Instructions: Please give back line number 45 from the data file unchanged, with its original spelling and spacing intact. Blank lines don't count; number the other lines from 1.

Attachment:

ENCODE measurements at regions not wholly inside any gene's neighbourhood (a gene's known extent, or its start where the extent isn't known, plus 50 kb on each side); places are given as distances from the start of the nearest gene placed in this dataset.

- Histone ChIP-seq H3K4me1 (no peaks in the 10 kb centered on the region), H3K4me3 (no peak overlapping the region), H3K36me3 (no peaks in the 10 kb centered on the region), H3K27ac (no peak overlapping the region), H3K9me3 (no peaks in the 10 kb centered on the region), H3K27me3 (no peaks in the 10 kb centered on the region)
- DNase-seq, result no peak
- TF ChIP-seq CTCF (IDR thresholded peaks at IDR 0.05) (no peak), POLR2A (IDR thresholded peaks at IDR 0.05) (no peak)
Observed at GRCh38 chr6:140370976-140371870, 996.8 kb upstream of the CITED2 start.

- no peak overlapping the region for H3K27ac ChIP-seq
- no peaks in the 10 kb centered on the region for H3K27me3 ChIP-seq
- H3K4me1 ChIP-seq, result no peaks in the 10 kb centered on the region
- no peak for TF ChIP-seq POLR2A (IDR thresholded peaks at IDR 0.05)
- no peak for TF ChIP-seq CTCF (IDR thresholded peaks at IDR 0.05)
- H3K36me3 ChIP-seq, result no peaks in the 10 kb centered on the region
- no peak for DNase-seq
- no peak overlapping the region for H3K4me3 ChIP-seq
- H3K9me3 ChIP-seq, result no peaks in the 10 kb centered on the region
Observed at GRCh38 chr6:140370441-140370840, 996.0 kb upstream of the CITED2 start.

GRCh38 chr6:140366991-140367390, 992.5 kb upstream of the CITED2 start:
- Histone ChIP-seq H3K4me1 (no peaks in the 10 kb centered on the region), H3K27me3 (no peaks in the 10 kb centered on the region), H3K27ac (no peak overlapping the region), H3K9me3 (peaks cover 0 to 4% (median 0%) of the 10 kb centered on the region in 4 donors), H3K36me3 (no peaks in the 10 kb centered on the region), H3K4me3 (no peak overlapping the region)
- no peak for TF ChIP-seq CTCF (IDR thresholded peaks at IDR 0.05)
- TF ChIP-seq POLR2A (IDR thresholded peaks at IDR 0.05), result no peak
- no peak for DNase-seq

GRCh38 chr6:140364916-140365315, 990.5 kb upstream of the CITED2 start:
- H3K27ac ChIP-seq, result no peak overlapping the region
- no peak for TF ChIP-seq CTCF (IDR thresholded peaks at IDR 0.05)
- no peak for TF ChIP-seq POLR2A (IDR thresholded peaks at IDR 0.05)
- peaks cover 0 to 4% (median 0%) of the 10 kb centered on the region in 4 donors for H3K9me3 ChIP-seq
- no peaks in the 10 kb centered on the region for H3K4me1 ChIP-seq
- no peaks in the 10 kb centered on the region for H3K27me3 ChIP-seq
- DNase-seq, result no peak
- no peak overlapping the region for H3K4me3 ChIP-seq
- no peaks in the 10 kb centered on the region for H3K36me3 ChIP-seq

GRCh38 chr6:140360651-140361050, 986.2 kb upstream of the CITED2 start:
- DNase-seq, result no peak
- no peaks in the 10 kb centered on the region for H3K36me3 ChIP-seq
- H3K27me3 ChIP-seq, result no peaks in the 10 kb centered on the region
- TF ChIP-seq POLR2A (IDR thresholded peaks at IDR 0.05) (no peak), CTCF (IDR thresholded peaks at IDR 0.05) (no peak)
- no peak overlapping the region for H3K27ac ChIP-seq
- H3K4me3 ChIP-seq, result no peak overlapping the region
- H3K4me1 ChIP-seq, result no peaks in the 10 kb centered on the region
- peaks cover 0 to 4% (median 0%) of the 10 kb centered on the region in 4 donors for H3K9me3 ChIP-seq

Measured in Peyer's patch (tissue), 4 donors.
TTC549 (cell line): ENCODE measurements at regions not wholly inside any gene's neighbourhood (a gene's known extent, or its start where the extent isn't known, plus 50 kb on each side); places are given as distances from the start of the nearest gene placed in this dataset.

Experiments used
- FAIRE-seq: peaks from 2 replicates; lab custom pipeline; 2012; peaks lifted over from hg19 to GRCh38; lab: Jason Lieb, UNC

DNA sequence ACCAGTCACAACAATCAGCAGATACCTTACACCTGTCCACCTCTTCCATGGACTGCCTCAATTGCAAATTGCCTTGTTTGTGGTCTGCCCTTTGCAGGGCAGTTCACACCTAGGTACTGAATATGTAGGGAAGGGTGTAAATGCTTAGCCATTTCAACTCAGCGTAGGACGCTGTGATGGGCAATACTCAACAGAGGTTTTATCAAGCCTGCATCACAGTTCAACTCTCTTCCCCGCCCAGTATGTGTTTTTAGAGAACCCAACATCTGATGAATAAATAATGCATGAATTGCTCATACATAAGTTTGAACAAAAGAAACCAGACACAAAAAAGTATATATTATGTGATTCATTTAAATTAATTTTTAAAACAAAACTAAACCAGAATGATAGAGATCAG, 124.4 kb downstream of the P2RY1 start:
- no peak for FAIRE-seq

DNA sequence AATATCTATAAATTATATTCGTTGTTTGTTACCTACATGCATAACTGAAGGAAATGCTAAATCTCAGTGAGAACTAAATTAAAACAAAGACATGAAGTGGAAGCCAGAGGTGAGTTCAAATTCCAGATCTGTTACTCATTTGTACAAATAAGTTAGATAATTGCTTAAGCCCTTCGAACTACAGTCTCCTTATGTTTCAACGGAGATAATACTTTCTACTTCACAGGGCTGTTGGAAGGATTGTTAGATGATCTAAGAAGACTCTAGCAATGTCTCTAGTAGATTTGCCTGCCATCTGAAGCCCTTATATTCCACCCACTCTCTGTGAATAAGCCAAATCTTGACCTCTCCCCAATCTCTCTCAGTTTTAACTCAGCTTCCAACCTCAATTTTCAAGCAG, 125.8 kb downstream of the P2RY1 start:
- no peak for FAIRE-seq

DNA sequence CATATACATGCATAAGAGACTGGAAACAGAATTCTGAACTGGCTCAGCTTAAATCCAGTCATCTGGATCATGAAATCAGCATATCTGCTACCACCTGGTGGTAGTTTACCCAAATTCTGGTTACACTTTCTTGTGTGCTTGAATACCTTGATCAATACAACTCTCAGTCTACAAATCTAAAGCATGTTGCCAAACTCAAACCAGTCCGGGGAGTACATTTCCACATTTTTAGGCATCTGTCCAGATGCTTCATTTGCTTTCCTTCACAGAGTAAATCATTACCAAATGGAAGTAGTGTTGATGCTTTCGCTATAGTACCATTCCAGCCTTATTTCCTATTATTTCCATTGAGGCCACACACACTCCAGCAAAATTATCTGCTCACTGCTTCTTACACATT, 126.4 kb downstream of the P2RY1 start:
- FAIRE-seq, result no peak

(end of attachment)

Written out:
- no peak for FAIRE-seq